- The FDA announced last week that it has approved Bayer/Regeneron’s Eylea (intravitreal aflibercept) for diabetic retinopathy (DR) in patients with diabetic macular edema.
The FDA announced last week that it has approved Bayer/Regeneron’s Eylea (intravitreal aflibercept) for diabetic retinopathy (DR) in patients with diabetic macular edema (DME). Eylea has been approved for DME without the DR indication since last July; it has been approved for wet age-related macular degeneration (wet AMD) since 2011. The product received breakthrough therapy and Priority Review designations from the FDA, which allowed it to receive expedited review. The approval was supported by two-year results from the phase 3 VISTA-DME and VIVID-DME studies, which found significantly greater improvements in DR severity with Eylea vs. control (macular laser photocoagulation). This announcement comes slightly over a month after the FDA approval of Roche/Genentech’s Lucentis’ (intravitreal ranibizumab) for DR; Lucentis was the first drug to receive a DR indication in the US. We are glad to see more treatment options arising in an area of such great unmet need – according to data cited in the FDA press release, 33% of adults with diabetes aged 40 years or older had some form of retinopathy as of 2008. We also imagine that other companies like Alimera Sciences (which markets Iluvien [intravitreal fluocinolone acetonide] for DME) may feel compelled to pursue DR indications in the future, if only to keep up in an increasingly competitive market. Ultimately, of course, we hope that more effective prevention and early treatment of diabetes can reduce the need for these treatments by lowering the rates of retinopathy and other debilitating complications.
- The phase 3 VISTA-DME and VIVID-DME trials found significantly greater improvements in DR severity after two years with Eylea vs. standard laser photocoagulation. The two similarly designed trials (VISTA-DME took place in the US and VIVID-DME in Europe, Asia, and Australia) randomized 872 patients with DME to receive either Eylea 2 mg every four weeks (2q4), Eylea 2 mg every eight weeks (2q8, following five initial monthly doses), or standard laser photocoagulation. The studies met the primary endpoint of significantly greater gains in best-corrected visual acuity (BCVA) with Eylea at one year; these results were used to support the DME approval in July. Two-year results showed significantly greater improvements in DR severity (assessed based on the degree of retinal damage) with Eylea vs. control: 38% of the 2q4 group and 30% of the 2q8 group achieved at least a two-step improvement in scores on the diabetic retinopathy severity scale, compared to 8% of the control group.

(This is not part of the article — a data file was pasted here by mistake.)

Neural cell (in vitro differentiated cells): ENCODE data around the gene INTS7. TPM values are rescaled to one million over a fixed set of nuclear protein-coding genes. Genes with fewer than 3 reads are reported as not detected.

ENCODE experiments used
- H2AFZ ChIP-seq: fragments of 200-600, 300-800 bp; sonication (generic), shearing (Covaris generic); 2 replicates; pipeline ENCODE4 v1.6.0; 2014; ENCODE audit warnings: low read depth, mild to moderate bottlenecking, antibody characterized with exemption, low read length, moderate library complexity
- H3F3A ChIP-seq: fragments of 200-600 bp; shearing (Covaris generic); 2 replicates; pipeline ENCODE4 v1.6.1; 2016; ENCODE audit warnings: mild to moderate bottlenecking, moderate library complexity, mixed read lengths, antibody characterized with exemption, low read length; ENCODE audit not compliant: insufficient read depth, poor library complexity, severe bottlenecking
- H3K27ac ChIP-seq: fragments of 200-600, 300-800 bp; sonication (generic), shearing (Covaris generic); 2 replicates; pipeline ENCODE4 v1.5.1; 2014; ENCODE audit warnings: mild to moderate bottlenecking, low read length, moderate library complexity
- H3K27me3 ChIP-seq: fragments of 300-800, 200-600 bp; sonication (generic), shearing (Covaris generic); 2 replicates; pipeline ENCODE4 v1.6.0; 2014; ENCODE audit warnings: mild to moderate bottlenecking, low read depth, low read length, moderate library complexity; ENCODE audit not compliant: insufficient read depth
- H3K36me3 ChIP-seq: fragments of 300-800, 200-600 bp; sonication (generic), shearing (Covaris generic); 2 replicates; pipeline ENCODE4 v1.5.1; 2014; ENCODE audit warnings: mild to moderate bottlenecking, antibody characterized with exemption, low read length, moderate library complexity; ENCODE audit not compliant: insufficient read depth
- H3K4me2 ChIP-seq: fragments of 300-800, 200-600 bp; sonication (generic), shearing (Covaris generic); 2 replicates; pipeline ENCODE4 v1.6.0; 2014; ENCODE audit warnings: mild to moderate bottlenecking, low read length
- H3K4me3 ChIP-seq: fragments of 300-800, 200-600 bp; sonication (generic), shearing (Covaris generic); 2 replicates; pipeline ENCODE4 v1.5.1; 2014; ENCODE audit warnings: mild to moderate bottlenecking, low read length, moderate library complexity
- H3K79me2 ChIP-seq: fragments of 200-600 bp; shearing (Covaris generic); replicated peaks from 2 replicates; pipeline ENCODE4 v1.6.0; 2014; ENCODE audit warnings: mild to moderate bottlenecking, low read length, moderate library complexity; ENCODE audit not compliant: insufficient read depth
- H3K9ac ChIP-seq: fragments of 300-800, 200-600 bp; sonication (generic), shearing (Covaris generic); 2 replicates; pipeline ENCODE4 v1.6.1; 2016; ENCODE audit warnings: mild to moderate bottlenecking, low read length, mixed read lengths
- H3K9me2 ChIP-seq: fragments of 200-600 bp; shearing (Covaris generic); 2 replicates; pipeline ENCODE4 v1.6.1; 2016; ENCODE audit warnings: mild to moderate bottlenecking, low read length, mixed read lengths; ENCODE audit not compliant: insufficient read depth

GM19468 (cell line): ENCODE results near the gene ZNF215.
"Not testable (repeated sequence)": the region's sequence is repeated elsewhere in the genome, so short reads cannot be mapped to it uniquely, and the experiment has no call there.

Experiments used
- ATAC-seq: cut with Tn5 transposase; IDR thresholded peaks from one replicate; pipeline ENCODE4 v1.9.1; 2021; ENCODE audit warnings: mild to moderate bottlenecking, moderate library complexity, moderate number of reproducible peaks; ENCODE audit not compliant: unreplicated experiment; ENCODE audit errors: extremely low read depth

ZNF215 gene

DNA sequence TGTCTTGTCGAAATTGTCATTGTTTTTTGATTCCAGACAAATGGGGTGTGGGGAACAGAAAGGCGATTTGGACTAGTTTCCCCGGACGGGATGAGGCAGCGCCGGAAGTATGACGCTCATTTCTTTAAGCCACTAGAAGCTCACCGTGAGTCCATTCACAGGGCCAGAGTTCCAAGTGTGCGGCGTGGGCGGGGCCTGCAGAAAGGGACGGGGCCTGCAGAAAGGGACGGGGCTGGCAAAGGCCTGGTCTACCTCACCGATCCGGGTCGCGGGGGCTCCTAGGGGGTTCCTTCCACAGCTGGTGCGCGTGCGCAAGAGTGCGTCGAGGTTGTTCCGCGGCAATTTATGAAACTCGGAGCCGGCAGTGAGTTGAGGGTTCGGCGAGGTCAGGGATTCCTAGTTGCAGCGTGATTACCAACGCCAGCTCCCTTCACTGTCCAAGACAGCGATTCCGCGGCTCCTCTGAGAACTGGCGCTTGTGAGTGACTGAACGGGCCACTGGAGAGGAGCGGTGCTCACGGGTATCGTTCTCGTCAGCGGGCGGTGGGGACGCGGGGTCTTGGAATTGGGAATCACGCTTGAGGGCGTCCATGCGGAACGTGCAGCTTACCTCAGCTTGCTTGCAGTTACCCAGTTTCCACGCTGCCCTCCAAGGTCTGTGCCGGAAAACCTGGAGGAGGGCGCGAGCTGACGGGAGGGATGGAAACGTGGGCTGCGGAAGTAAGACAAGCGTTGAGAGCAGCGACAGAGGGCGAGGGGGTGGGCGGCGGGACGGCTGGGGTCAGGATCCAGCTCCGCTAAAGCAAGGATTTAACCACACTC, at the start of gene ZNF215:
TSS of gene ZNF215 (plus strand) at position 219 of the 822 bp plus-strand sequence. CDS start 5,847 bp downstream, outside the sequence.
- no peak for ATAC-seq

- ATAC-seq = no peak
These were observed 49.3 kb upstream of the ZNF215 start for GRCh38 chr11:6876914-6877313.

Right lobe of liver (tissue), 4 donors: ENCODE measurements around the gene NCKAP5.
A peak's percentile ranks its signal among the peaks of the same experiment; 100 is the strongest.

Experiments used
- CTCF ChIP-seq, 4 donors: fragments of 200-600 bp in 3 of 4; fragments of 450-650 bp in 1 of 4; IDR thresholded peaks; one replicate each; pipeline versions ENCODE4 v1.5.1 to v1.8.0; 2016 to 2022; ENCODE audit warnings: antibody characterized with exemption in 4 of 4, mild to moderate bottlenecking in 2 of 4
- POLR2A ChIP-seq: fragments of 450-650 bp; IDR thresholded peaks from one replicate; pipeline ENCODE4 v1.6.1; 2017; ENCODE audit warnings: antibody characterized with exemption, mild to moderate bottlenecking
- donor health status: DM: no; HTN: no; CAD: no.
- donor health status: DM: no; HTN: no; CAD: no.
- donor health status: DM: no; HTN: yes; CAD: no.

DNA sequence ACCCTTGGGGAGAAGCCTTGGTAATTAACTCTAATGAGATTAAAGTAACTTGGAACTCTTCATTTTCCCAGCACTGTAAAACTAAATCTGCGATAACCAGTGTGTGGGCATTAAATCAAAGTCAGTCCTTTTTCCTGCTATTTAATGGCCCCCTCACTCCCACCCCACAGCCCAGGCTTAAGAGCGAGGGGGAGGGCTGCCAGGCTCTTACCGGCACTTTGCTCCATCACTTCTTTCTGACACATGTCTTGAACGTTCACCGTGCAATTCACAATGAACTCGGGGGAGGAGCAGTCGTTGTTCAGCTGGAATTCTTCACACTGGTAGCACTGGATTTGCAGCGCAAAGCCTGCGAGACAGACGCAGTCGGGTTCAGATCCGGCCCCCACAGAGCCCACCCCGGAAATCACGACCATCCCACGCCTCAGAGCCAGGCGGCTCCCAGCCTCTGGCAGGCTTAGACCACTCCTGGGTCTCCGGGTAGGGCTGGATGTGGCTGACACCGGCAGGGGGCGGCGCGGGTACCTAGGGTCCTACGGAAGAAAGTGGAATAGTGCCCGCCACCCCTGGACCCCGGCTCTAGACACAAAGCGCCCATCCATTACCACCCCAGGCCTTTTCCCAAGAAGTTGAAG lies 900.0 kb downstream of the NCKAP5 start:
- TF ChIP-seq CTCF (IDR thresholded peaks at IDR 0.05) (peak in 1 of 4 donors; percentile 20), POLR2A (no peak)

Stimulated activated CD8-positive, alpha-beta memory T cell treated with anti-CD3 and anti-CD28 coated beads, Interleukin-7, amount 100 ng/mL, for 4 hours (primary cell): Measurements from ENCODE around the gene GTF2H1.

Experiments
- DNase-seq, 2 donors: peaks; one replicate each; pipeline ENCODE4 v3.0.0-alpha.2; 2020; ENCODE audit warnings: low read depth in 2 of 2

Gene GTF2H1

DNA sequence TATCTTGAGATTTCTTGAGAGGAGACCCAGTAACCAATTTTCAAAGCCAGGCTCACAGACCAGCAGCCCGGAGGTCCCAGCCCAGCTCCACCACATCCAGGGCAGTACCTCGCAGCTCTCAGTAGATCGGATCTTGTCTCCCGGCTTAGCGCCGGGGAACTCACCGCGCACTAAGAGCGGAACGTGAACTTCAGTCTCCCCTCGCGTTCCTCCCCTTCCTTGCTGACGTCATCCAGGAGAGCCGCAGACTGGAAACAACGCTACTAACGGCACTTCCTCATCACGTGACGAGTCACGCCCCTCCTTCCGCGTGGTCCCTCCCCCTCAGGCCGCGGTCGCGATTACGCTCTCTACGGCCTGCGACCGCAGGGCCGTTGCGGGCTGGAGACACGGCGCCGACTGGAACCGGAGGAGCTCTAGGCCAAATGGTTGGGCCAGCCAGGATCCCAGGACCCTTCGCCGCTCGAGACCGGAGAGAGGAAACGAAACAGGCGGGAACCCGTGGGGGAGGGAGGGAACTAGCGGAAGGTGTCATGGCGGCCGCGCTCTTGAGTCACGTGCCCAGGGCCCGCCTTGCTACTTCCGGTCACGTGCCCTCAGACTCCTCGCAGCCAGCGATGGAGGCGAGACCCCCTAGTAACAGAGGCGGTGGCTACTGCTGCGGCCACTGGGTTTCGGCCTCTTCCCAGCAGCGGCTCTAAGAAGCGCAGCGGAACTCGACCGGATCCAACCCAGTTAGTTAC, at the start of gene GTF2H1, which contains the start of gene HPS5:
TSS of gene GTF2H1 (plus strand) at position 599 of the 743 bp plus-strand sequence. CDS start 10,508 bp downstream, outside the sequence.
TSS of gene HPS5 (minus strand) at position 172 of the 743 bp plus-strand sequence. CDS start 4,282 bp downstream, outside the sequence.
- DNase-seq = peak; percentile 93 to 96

- Eylea posted sales of $1.74 billion in the US and $1.04 billion ex-US in 2014. As a reminder, Eylea is marketed by Regeneron in the US and by Bayer ex-US. Bayer has characterized Eylea as a strong driver of growth throughout the year, and the DR indication should certainly help spur continued growth going forward. The DME market has become increasingly competitive with the approvals for both Eylea and Iluvien in 2014 – Roche management acknowledged as much during the company’s 4Q14 update, which included a more conservative outlook for Lucentis (approved for DME since 2012) in 2015. Now that both Lucentis and Eylea have been approved for DR, we wonder whether payers might attempt to pit the two drugs against each other in an attempt to keep prices low, and whether other companies like Alimera Sciences will feel compelled to pursue DR indications in order to compete. On the other hand, it is possible that high prices for Eylea and Lucentis could theoretically push some patients toward cheaper off-label options like Genentech’s Avastin (bevacizumab).
- As a reminder, the NEJM recently published full 52-week results of a comparative effectiveness study evaluating Eylea vs. Lucentis vs. Avastin in DME. The NIH-sponsored study randomized 660 patients with DME to receive 2 mg Eylea, 1.25 mg Avastin, or 0.3 mg Lucentis. Topline results reported in October showed that Eylea produced significantly greater improvements in visual acuity overall than either comparator (p<0.001 vs. Avastin; p=0.03 vs. Lucentis). However, full results showed that the difference was driven entirely by the subgroup with a baseline visual-acuity letter score <69 (~20/50 vision) and that there was no significant difference between the three treatments for patients with a higher baseline score. We are curious to see what, if any, impact these results have on prescribing patterns and sales; Bayer highlighted the topline results as a positive for Eylea in its 3Q14 update, but we suspect the complexity of the full results will limit the advantages the drug can gain.
-- by Emily Regier, Adam Brown, and Kelly Close